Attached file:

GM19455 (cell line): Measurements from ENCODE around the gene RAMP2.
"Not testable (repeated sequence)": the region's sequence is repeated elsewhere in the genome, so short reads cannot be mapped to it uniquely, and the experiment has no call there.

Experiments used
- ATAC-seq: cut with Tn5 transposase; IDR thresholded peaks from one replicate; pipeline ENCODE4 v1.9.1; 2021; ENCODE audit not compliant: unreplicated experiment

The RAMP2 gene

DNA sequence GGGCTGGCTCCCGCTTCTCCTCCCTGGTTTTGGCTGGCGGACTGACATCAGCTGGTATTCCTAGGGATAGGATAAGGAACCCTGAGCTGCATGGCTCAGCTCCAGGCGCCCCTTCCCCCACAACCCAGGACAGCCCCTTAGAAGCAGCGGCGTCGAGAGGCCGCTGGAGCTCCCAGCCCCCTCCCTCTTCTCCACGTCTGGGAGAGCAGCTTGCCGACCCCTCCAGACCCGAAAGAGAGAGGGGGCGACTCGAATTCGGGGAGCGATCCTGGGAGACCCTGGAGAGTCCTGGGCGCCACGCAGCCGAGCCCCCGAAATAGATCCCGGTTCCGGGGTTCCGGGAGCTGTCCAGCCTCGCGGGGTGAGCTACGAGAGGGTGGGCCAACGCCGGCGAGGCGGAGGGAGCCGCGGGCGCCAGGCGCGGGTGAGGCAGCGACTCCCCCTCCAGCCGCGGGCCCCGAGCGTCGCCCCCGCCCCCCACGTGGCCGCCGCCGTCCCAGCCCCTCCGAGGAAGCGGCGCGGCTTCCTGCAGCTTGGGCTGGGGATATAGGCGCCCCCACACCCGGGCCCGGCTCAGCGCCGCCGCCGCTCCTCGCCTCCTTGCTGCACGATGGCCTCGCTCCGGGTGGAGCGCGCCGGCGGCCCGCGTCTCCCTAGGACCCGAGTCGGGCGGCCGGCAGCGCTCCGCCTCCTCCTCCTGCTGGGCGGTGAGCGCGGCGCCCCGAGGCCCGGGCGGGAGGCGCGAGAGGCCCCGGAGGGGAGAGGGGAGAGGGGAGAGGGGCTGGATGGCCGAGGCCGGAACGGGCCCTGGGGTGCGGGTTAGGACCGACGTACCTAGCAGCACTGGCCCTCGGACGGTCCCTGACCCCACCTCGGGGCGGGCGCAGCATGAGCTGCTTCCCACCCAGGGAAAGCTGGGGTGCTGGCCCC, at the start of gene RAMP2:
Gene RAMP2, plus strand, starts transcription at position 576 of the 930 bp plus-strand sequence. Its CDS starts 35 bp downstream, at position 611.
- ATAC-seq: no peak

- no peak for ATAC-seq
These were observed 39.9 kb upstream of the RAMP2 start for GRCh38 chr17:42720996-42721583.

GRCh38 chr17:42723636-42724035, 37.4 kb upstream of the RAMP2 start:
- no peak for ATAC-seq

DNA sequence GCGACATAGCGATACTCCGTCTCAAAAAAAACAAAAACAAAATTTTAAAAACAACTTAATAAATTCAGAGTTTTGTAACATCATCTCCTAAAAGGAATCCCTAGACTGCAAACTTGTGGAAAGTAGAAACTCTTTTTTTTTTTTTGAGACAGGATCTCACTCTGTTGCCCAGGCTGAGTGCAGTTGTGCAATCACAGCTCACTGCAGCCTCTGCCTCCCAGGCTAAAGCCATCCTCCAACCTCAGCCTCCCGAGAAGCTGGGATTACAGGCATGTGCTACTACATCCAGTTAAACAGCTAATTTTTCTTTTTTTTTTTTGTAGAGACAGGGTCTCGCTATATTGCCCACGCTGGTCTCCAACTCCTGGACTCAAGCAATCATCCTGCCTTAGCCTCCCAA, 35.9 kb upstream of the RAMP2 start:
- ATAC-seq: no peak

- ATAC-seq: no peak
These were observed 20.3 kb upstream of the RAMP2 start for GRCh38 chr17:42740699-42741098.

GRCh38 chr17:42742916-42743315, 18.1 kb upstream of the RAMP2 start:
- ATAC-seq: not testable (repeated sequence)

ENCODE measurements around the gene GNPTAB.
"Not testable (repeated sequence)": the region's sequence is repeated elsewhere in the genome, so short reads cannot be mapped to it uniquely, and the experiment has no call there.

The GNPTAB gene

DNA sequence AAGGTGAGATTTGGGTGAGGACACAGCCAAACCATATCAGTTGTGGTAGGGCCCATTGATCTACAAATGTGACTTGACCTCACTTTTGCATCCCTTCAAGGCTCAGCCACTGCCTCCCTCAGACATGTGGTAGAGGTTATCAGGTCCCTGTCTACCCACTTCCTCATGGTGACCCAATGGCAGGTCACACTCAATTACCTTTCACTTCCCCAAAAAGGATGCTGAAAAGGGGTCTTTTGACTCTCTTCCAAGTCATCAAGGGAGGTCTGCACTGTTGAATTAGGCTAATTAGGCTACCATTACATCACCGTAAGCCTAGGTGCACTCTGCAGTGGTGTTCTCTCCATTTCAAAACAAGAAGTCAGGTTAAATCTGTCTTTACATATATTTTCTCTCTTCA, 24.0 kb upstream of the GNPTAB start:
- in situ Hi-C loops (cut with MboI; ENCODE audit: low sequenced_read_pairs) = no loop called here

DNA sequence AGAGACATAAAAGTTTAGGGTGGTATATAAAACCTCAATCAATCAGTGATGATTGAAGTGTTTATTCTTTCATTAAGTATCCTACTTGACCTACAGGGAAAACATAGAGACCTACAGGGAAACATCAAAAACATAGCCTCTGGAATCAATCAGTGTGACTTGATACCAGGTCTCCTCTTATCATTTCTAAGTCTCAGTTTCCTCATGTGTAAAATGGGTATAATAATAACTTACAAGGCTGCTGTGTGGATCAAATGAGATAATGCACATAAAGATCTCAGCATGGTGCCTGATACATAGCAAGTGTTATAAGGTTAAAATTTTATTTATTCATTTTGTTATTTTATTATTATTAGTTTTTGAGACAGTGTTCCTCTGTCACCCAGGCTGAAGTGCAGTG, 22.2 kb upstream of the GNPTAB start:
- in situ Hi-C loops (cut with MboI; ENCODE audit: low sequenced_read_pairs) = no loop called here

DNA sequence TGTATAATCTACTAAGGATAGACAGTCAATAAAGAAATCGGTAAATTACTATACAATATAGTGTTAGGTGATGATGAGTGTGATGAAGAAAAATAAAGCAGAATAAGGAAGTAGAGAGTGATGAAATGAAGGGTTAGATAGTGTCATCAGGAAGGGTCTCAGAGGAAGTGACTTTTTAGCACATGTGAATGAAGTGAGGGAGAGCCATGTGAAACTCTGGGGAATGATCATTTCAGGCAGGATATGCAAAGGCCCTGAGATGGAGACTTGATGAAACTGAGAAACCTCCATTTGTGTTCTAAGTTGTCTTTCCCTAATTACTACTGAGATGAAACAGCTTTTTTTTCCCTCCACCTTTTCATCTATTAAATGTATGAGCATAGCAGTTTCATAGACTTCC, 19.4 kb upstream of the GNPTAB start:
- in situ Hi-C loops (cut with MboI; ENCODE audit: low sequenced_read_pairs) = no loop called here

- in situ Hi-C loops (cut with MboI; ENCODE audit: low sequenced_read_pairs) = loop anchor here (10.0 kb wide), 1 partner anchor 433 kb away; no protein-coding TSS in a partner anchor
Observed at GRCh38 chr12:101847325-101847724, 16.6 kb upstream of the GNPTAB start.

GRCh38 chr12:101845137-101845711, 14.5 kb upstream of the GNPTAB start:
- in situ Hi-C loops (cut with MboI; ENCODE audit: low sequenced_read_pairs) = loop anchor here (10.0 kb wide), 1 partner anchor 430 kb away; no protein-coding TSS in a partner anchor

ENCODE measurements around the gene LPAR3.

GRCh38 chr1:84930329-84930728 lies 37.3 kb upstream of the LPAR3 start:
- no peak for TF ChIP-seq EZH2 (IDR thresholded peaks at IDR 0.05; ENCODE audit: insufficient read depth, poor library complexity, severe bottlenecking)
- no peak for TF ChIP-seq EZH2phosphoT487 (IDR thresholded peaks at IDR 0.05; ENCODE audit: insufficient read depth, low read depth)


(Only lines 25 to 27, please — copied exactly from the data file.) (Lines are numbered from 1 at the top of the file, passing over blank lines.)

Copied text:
- in situ Hi-C loops (cut with MboI; ENCODE audit: low sequenced_read_pairs) = no loop called here

DNA sequence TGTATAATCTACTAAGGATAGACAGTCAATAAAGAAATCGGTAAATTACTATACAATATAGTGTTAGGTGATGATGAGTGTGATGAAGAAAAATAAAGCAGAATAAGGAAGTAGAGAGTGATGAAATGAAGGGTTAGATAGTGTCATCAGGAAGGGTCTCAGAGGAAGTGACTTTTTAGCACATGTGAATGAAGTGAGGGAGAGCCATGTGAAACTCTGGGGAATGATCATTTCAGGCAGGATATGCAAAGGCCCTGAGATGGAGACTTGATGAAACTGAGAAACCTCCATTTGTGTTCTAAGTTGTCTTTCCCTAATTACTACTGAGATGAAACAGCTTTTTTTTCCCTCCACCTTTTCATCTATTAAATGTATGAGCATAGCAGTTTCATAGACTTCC, 19.4 kb upstream of the GNPTAB start:
- in situ Hi-C loops (cut with MboI; ENCODE audit: low sequenced_read_pairs) = no loop called here